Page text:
Expressions on MedXpress

With BasicMed now up and running, more than 51,000 pilots no longer contend with the FAA Form 8500-8 airman medical application, aka “MedXpress.”  However, for commercial pilots, new student pilots, pilots who don’t meet the BasicMed “eligibility” requirements like having held a medical certificate after July 15, 2006, or fly outside the scope of BasicMed, MedXpress is alive and well and is a fact of life.

On August 13th, the FAA published in the Federal Register a request for comments on three FAA Forms: the airman medical application, Form 8500-8; and two eye evaluation forms, 8500-7 and 8500-14. The scope of the request is to collect data on the necessity of information requested on the medical application form, the accuracy of the estimate of burden on the applicant who completes the form, ways that the FAA can “enhance the quality, utility and clarity of the information collection,” and ways the burden “could be minimized without reducing the quality of the collection information.”

The MedXpress form has for decades been problematic for airmen because of the complexity of the language used and the amount of detailed medical information the FAA requires of airmen. Because it is a federal legal document, the potential penalties are severe for anyone who “knowingly and willingly falsifies, conceals or covers up by any trick, scheme, or device a material fact, or who makes any false, fictitious or fraudulent statements or representations, or entry….”

With this request for comments, the public and AOPA have the opportunity to offer the government their thoughts on essentially the whole medical certification process that begins with submission of the medical application and completion of a physical exam with an AME. As I’ve said in previous comments, the regulatory process of medically qualifying pilots is complicated by virtue of the very bureaucracy of the system and the FAA’s mandate for aviation safety. The data we disclose on the application becomes the basis of an “investigation” conducted by the FAA based upon the information provided on the 8500-8 and supplemental medical information provided by the pilot.

A medical “history” that is considered inconsequential and benign by your physician or specialist who is treating you as a patient may be viewed as potentially disqualifying by the FAA. And by the nature of the process, the FAA knows their policies (“rules of engagement”) but that information certainly isn’t public knowledge and becomes known to the airman only when the FAA asks for more information or issues a letter of denial.  That’s the value of our Pilot Information Center medical certification staff who live in this world every day and work to make sense of and educate our members about how the system works, or, as they say in Washington, “how the sausage is made.”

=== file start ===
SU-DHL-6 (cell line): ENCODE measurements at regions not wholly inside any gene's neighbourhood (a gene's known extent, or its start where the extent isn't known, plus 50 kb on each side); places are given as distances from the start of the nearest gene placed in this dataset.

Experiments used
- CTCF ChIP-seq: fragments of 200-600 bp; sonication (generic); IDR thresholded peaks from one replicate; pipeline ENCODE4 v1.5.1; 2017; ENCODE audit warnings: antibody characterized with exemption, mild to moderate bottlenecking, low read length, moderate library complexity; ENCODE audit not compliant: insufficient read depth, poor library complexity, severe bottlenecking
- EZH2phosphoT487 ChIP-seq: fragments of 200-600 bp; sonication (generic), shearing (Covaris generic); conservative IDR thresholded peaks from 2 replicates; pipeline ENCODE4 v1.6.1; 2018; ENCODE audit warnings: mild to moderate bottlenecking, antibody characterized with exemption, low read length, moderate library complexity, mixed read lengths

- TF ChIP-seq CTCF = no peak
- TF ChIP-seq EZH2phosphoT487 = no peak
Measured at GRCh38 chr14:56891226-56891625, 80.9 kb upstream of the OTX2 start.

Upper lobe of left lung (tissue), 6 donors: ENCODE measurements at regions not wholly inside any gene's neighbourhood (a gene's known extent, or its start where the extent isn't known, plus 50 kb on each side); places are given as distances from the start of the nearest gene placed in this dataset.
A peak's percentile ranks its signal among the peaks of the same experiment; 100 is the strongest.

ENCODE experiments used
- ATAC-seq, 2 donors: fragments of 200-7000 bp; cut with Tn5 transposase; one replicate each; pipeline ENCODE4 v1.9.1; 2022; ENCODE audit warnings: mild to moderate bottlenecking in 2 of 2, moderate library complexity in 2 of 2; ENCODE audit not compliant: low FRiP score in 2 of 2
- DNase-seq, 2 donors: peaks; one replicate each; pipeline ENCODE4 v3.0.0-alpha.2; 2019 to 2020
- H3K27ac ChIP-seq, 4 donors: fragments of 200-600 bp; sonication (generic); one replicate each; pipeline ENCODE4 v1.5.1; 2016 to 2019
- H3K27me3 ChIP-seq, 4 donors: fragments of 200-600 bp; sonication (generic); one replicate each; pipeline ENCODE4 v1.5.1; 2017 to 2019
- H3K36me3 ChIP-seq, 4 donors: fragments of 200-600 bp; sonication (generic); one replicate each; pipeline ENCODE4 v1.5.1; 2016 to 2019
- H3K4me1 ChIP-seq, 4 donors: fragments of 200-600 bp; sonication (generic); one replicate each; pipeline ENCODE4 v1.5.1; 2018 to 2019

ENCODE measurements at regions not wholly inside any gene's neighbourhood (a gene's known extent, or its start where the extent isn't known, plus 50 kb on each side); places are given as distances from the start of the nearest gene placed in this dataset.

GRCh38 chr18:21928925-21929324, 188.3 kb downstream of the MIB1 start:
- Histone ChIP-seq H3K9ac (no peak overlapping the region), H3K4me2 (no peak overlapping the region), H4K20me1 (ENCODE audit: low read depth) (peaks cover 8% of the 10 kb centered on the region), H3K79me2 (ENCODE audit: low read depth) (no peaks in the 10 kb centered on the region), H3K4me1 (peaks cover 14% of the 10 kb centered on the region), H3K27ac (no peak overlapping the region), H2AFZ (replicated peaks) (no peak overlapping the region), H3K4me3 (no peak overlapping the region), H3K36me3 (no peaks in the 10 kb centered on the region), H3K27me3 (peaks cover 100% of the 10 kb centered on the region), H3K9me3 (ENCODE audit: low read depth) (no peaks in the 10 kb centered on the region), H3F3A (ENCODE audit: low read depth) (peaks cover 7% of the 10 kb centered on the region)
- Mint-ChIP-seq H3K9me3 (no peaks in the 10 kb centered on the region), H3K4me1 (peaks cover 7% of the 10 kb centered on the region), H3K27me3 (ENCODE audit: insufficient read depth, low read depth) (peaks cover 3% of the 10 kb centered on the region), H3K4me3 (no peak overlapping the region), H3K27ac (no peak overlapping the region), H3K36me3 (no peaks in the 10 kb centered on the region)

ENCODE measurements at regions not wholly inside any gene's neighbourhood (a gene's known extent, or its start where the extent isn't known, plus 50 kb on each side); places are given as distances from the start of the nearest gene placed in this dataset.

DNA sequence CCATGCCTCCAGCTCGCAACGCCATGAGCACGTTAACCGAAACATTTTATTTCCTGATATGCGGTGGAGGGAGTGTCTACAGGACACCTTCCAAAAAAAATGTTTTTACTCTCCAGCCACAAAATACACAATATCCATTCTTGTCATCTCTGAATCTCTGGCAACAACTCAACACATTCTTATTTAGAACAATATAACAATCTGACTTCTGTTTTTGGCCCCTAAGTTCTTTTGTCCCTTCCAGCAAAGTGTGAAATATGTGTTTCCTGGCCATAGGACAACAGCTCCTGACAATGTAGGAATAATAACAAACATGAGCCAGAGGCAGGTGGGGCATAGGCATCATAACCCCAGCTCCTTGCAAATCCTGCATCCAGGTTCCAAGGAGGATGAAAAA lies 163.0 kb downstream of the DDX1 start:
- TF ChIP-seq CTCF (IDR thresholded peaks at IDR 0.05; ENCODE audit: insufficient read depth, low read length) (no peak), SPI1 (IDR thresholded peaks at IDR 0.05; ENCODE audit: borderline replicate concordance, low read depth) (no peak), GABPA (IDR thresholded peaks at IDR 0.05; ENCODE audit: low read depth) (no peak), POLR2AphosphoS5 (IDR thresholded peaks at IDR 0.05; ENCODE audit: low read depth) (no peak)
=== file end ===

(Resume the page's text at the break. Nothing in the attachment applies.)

AOPA has met with FAA officials to express our serious concerns about the medical application, identify needed improvements, and will be filing its official comments by the October 15th deadline. A primary concern is the “dropdown” examples that were added to the form relatively recently, which materially change the scope of the questions being asked on the form. Take for instance Question 18j, which asks the applicant to check yes or no to “Kidney stone or blood in urine” that now is accompanied by a dropdown that states, “For example: Kidney stone, kidney cancer, kidney transplant, blood in urine, chronic recurrent urinary tract infections, urinating frequently at night.” Examples that go beyond what the question is asking about create confusion for pilots filling out the application, and AOPA is working to identify and correct these issues. This is another work in progress, and we will keep you updated as the process moves along!

Portrait of Gary Crump, AOPA's director of medical certification with a Cessna 182 Skylane at the National Aviation Community Center.
Frederick, MD USA
Gary Crump
Gary is the Director of AOPA’s Pilot Information Center Medical Certification Section and has spent the last 32 years assisting AOPA members. He is also a former Operating Room Technician, Professional Firefighter/Emergency Medical Technician, and has been a pilot since 1973.
Topics: BasicMed, Pilot Health and Medical Certification, Pilot Health and Medical Certification

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